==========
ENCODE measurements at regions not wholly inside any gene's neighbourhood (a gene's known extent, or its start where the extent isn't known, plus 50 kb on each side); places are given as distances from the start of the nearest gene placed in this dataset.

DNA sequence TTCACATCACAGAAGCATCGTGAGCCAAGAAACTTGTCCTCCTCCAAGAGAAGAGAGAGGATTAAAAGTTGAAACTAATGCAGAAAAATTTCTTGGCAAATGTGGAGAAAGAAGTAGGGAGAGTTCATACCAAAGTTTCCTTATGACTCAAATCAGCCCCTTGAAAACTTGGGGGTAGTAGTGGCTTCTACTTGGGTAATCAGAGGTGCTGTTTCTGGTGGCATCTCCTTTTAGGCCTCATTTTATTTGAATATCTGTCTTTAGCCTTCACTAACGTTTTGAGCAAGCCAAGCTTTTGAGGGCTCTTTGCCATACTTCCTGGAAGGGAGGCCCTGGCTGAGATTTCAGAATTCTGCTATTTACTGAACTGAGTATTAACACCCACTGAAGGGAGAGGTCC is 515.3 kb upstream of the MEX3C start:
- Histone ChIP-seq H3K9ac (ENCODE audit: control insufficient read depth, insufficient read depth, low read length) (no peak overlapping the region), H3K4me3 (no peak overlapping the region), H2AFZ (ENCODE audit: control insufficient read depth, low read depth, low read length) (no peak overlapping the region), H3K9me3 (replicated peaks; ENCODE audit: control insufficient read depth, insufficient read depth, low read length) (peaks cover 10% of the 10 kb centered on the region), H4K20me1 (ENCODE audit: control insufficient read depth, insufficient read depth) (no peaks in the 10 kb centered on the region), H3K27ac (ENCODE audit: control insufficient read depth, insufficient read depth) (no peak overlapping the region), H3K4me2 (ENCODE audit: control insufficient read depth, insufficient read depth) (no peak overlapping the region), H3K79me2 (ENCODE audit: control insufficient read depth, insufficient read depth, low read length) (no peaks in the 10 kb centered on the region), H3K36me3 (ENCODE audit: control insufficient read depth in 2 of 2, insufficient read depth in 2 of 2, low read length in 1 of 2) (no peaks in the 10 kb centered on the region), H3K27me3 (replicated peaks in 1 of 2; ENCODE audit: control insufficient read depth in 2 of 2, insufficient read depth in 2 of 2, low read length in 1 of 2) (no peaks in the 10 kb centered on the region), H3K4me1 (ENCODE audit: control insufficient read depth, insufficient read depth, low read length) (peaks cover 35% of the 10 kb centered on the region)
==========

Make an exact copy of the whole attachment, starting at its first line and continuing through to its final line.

ENCODE measurements at regions not wholly inside any gene's neighbourhood (a gene's known extent, or its start where the extent isn't known, plus 50 kb on each side); places are given as distances from the start of the nearest gene placed in this dataset.

DNA sequence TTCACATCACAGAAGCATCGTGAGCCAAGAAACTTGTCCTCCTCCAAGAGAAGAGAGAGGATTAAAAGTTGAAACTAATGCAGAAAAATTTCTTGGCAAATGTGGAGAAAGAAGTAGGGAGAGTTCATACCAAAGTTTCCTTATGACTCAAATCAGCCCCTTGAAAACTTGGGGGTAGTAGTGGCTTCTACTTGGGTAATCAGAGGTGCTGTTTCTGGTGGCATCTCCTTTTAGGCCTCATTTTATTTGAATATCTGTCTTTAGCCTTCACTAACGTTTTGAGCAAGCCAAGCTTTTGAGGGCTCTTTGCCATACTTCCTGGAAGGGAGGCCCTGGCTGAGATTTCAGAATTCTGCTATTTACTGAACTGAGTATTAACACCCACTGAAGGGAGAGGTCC is 515.3 kb upstream of the MEX3C start:
- Histone ChIP-seq H3K9ac (ENCODE audit: control insufficient read depth, insufficient read depth, low read length) (no peak overlapping the region), H3K4me3 (no peak overlapping the region), H2AFZ (ENCODE audit: control insufficient read depth, low read depth, low read length) (no peak overlapping the region), H3K9me3 (replicated peaks; ENCODE audit: control insufficient read depth, insufficient read depth, low read length) (peaks cover 10% of the 10 kb centered on the region), H4K20me1 (ENCODE audit: control insufficient read depth, insufficient read depth) (no peaks in the 10 kb centered on the region), H3K27ac (ENCODE audit: control insufficient read depth, insufficient read depth) (no peak overlapping the region), H3K4me2 (ENCODE audit: control insufficient read depth, insufficient read depth) (no peak overlapping the region), H3K79me2 (ENCODE audit: control insufficient read depth, insufficient read depth, low read length) (no peaks in the 10 kb centered on the region), H3K36me3 (ENCODE audit: control insufficient read depth in 2 of 2, insufficient read depth in 2 of 2, low read length in 1 of 2) (no peaks in the 10 kb centered on the region), H3K27me3 (replicated peaks in 1 of 2; ENCODE audit: control insufficient read depth in 2 of 2, insufficient read depth in 2 of 2, low read length in 1 of 2) (no peaks in the 10 kb centered on the region), H3K4me1 (ENCODE audit: control insufficient read depth, insufficient read depth, low read length) (peaks cover 35% of the 10 kb centered on the region)